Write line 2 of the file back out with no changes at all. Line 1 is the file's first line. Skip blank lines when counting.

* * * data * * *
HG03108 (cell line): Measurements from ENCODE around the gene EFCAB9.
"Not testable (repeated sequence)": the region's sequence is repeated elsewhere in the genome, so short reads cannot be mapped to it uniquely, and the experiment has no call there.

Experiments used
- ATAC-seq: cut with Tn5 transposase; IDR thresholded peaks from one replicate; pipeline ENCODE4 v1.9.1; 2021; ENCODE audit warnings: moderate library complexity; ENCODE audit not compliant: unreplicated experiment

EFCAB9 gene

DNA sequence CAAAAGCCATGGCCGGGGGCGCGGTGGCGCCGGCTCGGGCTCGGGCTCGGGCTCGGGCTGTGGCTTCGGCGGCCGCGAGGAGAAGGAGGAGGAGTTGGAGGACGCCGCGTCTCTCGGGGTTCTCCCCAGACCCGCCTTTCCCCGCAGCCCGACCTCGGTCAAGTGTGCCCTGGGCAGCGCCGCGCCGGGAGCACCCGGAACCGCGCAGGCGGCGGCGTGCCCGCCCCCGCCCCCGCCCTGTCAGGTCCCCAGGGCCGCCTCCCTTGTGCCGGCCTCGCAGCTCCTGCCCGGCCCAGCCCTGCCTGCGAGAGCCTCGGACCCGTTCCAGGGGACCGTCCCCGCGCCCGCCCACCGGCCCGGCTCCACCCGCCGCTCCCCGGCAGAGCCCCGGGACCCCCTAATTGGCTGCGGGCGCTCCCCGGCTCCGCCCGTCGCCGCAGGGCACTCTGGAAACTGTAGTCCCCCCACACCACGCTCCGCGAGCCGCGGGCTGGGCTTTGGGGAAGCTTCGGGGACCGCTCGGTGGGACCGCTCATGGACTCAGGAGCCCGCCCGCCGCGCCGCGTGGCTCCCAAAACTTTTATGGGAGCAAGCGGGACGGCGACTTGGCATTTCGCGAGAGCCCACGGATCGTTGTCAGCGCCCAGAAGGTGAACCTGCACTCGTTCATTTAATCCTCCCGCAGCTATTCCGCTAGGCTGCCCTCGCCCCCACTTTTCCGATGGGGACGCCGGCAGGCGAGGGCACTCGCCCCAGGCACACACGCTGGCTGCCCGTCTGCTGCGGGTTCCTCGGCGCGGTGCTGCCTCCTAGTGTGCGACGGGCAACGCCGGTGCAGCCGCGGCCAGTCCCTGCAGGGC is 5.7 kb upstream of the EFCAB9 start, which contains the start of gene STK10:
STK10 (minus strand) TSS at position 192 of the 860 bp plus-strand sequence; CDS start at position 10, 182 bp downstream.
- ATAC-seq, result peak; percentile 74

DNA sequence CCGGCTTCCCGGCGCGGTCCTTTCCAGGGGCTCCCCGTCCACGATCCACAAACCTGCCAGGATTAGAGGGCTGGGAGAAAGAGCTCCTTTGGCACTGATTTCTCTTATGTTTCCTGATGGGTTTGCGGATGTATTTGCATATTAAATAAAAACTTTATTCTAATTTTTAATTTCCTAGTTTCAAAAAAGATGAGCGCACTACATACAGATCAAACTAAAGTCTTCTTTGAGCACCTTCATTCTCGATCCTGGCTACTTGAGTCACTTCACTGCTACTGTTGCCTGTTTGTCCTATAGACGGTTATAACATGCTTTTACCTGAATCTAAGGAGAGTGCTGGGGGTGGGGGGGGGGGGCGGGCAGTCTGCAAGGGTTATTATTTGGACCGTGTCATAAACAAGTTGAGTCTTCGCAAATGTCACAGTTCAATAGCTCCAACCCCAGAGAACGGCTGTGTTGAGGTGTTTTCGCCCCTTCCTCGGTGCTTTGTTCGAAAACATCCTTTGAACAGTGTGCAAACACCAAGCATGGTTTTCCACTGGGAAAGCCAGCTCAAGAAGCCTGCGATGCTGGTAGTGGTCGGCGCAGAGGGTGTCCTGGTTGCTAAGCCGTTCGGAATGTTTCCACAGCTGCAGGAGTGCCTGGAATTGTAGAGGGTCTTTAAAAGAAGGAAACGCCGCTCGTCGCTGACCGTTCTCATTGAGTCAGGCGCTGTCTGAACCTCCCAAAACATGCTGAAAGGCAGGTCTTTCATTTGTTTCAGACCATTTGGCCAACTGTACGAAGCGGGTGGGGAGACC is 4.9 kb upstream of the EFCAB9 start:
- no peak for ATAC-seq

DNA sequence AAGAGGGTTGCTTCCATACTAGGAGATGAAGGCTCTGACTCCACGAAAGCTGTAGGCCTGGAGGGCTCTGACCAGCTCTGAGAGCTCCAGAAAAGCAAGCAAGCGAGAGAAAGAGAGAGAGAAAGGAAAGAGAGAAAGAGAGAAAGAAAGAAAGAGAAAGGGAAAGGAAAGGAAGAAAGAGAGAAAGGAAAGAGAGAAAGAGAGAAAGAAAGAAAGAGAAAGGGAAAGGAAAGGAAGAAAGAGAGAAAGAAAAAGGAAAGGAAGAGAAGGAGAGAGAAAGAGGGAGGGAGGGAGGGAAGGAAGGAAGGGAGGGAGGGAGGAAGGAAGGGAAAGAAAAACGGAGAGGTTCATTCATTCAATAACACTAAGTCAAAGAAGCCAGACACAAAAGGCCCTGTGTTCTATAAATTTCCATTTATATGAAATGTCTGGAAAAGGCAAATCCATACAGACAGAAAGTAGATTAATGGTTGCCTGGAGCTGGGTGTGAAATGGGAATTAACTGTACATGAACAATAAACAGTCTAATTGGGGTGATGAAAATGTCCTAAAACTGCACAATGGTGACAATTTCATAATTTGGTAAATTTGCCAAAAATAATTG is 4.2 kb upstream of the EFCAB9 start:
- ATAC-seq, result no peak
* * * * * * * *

"Not testable (repeated sequence)": the region's sequence is repeated elsewhere in the genome, so short reads cannot be mapped to it uniquely, and the experiment has no call there.